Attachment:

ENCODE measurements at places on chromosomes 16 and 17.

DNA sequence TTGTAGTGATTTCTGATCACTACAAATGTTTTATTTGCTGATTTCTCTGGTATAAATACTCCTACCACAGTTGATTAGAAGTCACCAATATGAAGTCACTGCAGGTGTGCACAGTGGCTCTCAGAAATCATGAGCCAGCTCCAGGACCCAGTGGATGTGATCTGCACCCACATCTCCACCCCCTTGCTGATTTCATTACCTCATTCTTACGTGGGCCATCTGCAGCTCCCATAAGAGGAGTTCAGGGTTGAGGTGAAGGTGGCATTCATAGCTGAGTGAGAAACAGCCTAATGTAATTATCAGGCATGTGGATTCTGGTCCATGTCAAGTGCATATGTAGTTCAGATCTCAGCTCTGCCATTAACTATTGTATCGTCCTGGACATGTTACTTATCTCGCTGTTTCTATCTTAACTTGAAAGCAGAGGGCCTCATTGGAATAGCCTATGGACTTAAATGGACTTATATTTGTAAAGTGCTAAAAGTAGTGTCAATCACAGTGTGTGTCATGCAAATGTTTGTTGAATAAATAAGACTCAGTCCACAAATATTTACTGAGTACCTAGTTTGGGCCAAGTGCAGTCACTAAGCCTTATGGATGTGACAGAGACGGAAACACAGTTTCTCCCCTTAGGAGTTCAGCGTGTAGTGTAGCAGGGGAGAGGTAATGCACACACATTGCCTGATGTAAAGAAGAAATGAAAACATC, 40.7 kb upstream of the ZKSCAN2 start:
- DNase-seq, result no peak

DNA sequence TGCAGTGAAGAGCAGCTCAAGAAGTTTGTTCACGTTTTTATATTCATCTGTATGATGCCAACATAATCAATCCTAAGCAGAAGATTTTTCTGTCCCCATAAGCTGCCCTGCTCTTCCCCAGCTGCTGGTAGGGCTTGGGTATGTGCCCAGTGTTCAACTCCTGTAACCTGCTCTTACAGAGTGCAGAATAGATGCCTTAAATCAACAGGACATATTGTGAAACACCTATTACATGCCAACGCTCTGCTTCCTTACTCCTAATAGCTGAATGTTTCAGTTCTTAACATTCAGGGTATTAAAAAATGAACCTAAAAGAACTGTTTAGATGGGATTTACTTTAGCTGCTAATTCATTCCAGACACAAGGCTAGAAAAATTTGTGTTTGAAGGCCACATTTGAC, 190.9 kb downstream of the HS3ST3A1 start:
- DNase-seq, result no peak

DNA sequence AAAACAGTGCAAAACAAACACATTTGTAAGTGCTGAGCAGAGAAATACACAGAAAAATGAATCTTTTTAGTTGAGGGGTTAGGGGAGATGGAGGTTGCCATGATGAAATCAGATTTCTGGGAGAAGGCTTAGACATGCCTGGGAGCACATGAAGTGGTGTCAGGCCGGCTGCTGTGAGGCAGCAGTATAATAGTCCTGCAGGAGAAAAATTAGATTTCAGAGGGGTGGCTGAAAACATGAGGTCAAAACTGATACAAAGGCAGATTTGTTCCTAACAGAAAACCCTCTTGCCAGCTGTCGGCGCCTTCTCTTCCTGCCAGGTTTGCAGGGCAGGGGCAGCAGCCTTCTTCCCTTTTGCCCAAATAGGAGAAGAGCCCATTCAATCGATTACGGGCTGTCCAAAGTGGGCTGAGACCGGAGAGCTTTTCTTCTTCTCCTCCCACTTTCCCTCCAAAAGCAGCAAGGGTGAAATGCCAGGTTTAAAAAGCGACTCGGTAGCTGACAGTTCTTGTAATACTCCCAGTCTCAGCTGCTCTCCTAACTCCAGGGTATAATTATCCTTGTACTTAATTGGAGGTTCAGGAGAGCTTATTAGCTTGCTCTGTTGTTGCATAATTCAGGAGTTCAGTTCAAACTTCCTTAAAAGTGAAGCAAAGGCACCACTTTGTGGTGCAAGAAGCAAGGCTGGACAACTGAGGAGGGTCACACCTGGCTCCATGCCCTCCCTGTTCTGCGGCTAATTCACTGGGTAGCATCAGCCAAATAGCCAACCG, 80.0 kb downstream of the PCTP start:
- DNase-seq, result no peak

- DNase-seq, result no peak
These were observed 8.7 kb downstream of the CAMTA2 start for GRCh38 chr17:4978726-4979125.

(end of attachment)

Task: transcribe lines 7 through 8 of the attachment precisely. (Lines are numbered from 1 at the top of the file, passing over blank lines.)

- DNase-seq, result no peak

- DNase-seq, result no peak